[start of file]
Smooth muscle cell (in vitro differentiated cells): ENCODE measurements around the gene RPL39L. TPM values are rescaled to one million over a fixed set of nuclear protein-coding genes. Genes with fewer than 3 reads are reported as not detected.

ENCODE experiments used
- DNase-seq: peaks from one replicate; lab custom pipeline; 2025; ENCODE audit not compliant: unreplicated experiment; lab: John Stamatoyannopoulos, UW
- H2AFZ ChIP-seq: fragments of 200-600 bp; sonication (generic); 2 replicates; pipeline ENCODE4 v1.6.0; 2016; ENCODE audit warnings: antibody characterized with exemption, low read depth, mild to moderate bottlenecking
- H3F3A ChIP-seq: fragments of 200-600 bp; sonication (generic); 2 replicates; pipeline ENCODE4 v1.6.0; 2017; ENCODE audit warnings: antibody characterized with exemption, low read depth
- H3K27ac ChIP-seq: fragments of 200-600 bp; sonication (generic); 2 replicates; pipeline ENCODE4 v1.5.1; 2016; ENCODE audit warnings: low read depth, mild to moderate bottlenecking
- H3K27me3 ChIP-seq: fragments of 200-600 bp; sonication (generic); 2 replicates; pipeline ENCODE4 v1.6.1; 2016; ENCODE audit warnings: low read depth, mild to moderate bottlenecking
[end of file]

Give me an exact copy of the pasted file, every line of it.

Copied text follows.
Smooth muscle cell (in vitro differentiated cells): ENCODE measurements around the gene RPL39L. TPM values are rescaled to one million over a fixed set of nuclear protein-coding genes. Genes with fewer than 3 reads are reported as not detected.

ENCODE experiments used
- DNase-seq: peaks from one replicate; lab custom pipeline; 2025; ENCODE audit not compliant: unreplicated experiment; lab: John Stamatoyannopoulos, UW
- H2AFZ ChIP-seq: fragments of 200-600 bp; sonication (generic); 2 replicates; pipeline ENCODE4 v1.6.0; 2016; ENCODE audit warnings: antibody characterized with exemption, low read depth, mild to moderate bottlenecking
- H3F3A ChIP-seq: fragments of 200-600 bp; sonication (generic); 2 replicates; pipeline ENCODE4 v1.6.0; 2017; ENCODE audit warnings: antibody characterized with exemption, low read depth
- H3K27ac ChIP-seq: fragments of 200-600 bp; sonication (generic); 2 replicates; pipeline ENCODE4 v1.5.1; 2016; ENCODE audit warnings: low read depth, mild to moderate bottlenecking
- H3K27me3 ChIP-seq: fragments of 200-600 bp; sonication (generic); 2 replicates; pipeline ENCODE4 v1.6.1; 2016; ENCODE audit warnings: low read depth, mild to moderate bottlenecking